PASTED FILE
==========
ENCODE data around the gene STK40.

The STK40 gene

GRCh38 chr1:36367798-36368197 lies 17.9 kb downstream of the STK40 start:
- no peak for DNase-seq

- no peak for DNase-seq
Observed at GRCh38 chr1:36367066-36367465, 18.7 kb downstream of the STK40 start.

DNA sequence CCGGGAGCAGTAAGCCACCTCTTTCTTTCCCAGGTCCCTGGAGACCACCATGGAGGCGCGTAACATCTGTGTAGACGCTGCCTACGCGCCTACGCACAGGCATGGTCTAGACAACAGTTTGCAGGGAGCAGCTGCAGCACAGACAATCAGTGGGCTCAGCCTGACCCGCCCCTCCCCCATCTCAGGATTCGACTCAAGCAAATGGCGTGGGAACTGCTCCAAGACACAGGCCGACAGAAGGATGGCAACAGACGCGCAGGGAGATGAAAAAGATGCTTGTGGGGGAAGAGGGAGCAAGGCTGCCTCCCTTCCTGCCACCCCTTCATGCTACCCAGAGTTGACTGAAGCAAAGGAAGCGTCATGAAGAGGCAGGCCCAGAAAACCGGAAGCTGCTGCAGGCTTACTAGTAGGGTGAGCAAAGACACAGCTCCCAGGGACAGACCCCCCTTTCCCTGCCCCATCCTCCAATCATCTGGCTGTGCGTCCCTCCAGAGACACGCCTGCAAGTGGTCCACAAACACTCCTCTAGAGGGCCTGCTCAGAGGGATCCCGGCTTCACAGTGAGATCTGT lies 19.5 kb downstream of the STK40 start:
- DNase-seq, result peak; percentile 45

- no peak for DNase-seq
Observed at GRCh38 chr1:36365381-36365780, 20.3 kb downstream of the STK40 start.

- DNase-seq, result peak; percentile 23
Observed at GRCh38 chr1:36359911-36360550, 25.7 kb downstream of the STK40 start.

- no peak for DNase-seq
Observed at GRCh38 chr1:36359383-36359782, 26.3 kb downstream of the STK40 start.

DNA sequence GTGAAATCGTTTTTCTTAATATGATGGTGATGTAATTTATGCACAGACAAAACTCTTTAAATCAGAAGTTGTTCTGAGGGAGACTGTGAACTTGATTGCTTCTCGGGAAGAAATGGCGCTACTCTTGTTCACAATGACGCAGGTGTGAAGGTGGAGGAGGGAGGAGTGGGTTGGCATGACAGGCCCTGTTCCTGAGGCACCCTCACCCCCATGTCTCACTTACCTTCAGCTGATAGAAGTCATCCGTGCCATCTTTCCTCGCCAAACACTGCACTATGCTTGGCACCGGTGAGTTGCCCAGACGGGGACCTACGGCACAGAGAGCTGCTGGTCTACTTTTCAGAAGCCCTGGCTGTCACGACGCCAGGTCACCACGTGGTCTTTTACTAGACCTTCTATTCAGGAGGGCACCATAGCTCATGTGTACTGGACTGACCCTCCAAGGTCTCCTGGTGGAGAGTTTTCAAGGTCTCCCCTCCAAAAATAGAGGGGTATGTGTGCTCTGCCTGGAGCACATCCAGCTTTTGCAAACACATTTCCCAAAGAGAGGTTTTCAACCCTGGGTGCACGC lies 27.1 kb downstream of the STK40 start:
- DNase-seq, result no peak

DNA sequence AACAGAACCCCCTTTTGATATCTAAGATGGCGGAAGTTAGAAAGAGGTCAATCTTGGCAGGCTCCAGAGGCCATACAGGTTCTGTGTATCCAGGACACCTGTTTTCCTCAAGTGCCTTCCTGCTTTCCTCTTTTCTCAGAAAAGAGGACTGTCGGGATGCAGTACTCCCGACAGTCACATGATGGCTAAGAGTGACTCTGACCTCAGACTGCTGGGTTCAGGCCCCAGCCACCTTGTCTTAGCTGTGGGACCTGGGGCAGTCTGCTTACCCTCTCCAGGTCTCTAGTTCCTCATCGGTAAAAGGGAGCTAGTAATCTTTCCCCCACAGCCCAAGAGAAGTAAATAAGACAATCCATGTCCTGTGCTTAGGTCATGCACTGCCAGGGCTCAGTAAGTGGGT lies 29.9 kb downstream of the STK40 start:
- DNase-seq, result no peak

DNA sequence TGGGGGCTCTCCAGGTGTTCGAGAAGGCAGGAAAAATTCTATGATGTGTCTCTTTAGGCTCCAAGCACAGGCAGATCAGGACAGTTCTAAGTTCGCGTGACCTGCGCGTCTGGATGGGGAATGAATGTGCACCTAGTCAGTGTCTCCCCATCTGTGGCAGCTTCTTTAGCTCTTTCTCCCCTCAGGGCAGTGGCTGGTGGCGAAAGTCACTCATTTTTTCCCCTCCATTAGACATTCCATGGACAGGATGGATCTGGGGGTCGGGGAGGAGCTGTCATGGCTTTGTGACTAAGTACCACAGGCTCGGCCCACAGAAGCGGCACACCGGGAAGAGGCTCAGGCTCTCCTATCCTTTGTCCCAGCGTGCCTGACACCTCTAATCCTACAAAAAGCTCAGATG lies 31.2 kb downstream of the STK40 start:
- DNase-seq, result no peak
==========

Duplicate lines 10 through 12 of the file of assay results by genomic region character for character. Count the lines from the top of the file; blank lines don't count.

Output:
Observed at GRCh38 chr1:36365381-36365780, 20.3 kb downstream of the STK40 start.

- DNase-seq, result peak; percentile 23
Observed at GRCh38 chr1:36359911-36360550, 25.7 kb downstream of the STK40 start.